Esmeralda

The Hunchback of Notre Dame (1996)

Why the Movie Seems Feminist

 

Esmeralda stands up for her oppressed Gypsy kin against the vicious Lord Frollo. You go girl!

 

Why It Really Isn’t

 

Please tell me you know this one, because these are getting very repetitive. Because like all the other movies, there needs to be a romantic subplot, and she needs to be saved by a man in the end.

 

Meg

Hercules (1997)

 

Why The Movie Seems Feminist

 

Meg is the first sassy Disney princess. She’s even quite overtly sexual. In fact, I’m not quite sure this movie was made with kids in mind. She is intelligently witty and fights to stand up for herself even while she is owned by Hades.

 

Why It Really Isn’t

 

Surprise surprise, she gets saved by a man.

 

Mulan

Mulan (1998)

Why She Seems Feminist

 

Mulan is very close to the real deal. Like Pocahontas, rather than being saved, she saves herself. More importantly, she dresses as a man, works as a soldier, and becomes the type of hero that the prince figure usually is in Disney movies.

 

Why She Really Isn’t

 

They were so close! But of course, in the end, Mulan is a love story, as if Disney is saying, no matter how strong you are, every woman must have love in her life with a strong man you can rely on.

 

Tiana

Princess and the Frog (2009)

 

Why the Movie Seems Feminist

 

Tiana is close to a modern aspiring business woman who wants to better herself.

 

Why It Really Isn’t

 

But of course, she just has to find love. It is impossible for her to be happy without it.

 

Rapunzel

Tangled (2010)

Why the Movie Seems Feminist

 

As a girl who has been locked up and cloistered all her life, Rapunzel dreams of freedom and independence. God, who he hell wouldn’t?

 

Why It Really Isn’t

Despite Rapunzel’s spirit of independence, she is willing to give that up for a man.

 

Elsa and Anna

Frozen (2013)

Why the Movie Seems Feminist

 

When Frozen was released there was huge hype in the media of it being the real first feminist Disney movie. First off, Elsa is queen in her own right, and has magical powers. She is very easily the most powerful Disney princess to date. Even more so, Frozen sets up the true-love’s-kiss trope to save Anna, but makes an unexpected twist. Anna is saved by her sister’s love rather than the love interest.

 

Why It Really Isn’t

 

Okay, I will admit that with Frozen Disney really tried their best to make a more feminist film. And the twist on the true-love’s-kiss was definitely a step in the right direction. However, there are other issues. The song Fixer Upper almost explicitly sends the message that everyone’s problems are perfected with love. Go on girls! Lower your inhibitions! Get married right now despite any reservations so you can procrate! And, once again, despite everything, in the end, this movie still has a love interest.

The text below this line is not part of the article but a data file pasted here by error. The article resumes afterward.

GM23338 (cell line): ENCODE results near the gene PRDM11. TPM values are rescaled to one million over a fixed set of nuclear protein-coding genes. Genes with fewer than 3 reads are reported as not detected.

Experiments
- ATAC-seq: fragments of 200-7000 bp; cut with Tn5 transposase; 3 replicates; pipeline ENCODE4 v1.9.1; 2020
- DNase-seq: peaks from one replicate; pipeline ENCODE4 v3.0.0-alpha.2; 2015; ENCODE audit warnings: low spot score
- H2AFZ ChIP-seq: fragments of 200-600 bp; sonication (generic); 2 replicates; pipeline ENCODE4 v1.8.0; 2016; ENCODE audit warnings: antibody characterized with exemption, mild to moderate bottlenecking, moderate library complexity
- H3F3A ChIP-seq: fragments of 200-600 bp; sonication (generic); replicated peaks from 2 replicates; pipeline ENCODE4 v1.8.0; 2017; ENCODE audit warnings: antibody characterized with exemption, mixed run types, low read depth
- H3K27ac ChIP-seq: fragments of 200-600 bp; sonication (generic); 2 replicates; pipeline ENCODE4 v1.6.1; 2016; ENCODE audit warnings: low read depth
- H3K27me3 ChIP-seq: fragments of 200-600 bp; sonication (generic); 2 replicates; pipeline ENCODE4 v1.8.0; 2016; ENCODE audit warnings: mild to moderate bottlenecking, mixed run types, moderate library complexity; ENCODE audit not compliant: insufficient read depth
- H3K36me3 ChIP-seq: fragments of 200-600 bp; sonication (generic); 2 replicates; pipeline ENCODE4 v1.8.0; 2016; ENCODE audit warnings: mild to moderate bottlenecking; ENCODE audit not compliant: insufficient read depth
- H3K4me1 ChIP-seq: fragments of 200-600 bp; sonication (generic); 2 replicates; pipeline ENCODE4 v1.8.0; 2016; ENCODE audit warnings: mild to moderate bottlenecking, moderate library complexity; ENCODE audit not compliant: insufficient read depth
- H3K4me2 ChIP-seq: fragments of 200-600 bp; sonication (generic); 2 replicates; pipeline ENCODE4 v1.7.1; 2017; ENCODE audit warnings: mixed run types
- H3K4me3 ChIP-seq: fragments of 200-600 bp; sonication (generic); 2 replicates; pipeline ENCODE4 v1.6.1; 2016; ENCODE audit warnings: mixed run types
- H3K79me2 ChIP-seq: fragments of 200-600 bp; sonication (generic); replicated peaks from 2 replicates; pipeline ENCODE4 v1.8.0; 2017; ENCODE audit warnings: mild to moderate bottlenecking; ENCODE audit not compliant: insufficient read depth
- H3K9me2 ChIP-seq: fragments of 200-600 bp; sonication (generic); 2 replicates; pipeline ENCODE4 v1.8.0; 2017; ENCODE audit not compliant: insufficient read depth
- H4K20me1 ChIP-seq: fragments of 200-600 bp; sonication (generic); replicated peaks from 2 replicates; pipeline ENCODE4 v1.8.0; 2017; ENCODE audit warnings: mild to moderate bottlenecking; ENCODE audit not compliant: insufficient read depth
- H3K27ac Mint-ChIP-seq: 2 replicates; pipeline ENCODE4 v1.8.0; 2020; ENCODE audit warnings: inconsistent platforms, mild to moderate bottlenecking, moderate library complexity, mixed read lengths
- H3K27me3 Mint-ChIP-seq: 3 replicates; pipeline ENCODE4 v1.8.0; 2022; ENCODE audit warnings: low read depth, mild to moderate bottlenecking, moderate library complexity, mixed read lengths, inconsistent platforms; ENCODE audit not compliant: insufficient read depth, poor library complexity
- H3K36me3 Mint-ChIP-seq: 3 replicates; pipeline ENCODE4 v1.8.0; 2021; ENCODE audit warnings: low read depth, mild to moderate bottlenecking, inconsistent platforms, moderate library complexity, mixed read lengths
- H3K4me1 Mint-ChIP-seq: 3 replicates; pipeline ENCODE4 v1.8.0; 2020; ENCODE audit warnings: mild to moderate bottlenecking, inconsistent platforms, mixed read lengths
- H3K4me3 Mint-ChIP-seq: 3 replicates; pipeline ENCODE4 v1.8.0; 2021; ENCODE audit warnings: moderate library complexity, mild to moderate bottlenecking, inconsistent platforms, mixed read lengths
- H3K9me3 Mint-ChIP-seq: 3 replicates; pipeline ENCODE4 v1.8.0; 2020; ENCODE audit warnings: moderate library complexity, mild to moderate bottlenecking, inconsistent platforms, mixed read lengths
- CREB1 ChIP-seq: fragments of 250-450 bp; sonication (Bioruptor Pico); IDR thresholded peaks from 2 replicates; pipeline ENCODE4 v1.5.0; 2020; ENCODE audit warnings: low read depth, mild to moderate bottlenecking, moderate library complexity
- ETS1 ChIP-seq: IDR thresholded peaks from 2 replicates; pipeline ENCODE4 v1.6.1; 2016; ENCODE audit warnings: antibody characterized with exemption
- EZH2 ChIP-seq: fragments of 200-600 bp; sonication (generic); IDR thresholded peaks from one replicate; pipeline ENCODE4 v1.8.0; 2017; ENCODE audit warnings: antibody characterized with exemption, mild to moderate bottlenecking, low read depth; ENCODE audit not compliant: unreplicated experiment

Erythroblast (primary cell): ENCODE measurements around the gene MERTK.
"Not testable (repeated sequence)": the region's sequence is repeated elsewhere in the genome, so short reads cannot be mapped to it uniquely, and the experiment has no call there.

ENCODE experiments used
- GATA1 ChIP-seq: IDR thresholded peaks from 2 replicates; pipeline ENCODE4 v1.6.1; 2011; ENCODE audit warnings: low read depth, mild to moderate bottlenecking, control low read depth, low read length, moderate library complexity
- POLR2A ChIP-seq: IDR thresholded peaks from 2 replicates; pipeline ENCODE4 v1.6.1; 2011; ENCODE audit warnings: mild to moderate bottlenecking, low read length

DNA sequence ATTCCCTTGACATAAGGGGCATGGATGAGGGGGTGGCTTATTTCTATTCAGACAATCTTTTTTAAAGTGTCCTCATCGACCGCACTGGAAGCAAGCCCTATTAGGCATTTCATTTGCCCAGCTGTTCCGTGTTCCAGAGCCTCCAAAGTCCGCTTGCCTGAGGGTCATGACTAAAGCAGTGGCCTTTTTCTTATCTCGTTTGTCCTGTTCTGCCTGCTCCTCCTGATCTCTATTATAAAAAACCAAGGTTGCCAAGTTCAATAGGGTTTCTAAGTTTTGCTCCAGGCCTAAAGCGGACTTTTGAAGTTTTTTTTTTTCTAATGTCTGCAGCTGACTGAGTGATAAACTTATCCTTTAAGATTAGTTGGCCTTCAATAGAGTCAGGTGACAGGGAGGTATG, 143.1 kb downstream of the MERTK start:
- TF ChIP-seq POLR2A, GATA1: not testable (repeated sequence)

What it all Means

 

I’m sure my readers have noticed that these summaries became very repetitive. The fact that all Disney princess movies have a romantic subplot sends the message that women cannot be happy without love. Disney is perfectly capable of making movies around male protagonists without a romantic subplot (Brother Bear, a good portion of the Pixar films),  and yet they have never done this with women protagonists or princesses. At least not in their animated films. It really begs the question, is Disney convinced that romance sells movie tickets, or are the writers just plain misogynists?

 

Yentl: Barbara Streisand Does Drag

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Yentl is a musical about a woman who decides to dress up like a man to be able to study. There are actually quite a lot of stories out there involving women disguised as men simply to enjoy their privileges. I read a book about Pope Joan once, who the Catholic church denies ever lived, but they still had a Pope throne for years with a hole in the bottom so that people could check all the right parts were there. And during procession, there is a spot in the Vatican where the clergy turns their backs because that is apparently where Pope Joan gave birth, thus revealing that she was a woman (You’d think someone would have caught on before then).